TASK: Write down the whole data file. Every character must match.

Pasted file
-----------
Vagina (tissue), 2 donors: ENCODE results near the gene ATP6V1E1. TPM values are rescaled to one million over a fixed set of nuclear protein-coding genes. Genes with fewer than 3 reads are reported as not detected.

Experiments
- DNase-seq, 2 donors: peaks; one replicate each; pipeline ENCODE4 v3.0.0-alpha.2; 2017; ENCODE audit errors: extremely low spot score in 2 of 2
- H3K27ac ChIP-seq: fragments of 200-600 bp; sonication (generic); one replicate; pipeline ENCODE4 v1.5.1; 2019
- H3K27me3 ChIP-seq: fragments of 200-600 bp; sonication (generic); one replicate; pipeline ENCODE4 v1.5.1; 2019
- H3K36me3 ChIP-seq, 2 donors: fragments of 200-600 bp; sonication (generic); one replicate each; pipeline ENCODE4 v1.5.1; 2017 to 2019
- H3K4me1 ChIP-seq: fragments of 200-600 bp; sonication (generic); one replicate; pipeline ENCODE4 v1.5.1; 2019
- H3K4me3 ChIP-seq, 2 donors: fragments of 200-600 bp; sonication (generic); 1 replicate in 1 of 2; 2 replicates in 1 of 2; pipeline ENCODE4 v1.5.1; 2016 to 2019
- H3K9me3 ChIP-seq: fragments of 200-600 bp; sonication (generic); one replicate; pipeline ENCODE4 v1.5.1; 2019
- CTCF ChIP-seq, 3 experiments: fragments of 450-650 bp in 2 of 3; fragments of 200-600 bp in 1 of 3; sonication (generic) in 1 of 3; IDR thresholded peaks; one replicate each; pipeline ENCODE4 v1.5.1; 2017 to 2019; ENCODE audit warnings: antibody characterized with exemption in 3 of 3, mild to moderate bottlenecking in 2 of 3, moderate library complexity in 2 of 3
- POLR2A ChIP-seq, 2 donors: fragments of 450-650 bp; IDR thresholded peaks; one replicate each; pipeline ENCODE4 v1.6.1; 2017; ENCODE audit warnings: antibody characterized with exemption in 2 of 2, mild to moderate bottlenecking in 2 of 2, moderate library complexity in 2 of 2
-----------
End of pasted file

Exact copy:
Vagina (tissue), 2 donors: ENCODE results near the gene ATP6V1E1. TPM values are rescaled to one million over a fixed set of nuclear protein-coding genes. Genes with fewer than 3 reads are reported as not detected.

Experiments
- DNase-seq, 2 donors: peaks; one replicate each; pipeline ENCODE4 v3.0.0-alpha.2; 2017; ENCODE audit errors: extremely low spot score in 2 of 2
- H3K27ac ChIP-seq: fragments of 200-600 bp; sonication (generic); one replicate; pipeline ENCODE4 v1.5.1; 2019
- H3K27me3 ChIP-seq: fragments of 200-600 bp; sonication (generic); one replicate; pipeline ENCODE4 v1.5.1; 2019
- H3K36me3 ChIP-seq, 2 donors: fragments of 200-600 bp; sonication (generic); one replicate each; pipeline ENCODE4 v1.5.1; 2017 to 2019
- H3K4me1 ChIP-seq: fragments of 200-600 bp; sonication (generic); one replicate; pipeline ENCODE4 v1.5.1; 2019
- H3K4me3 ChIP-seq, 2 donors: fragments of 200-600 bp; sonication (generic); 1 replicate in 1 of 2; 2 replicates in 1 of 2; pipeline ENCODE4 v1.5.1; 2016 to 2019
- H3K9me3 ChIP-seq: fragments of 200-600 bp; sonication (generic); one replicate; pipeline ENCODE4 v1.5.1; 2019
- CTCF ChIP-seq, 3 experiments: fragments of 450-650 bp in 2 of 3; fragments of 200-600 bp in 1 of 3; sonication (generic) in 1 of 3; IDR thresholded peaks; one replicate each; pipeline ENCODE4 v1.5.1; 2017 to 2019; ENCODE audit warnings: antibody characterized with exemption in 3 of 3, mild to moderate bottlenecking in 2 of 3, moderate library complexity in 2 of 3
- POLR2A ChIP-seq, 2 donors: fragments of 450-650 bp; IDR thresholded peaks; one replicate each; pipeline ENCODE4 v1.6.1; 2017; ENCODE audit warnings: antibody characterized with exemption in 2 of 2, mild to moderate bottlenecking in 2 of 2, moderate library complexity in 2 of 2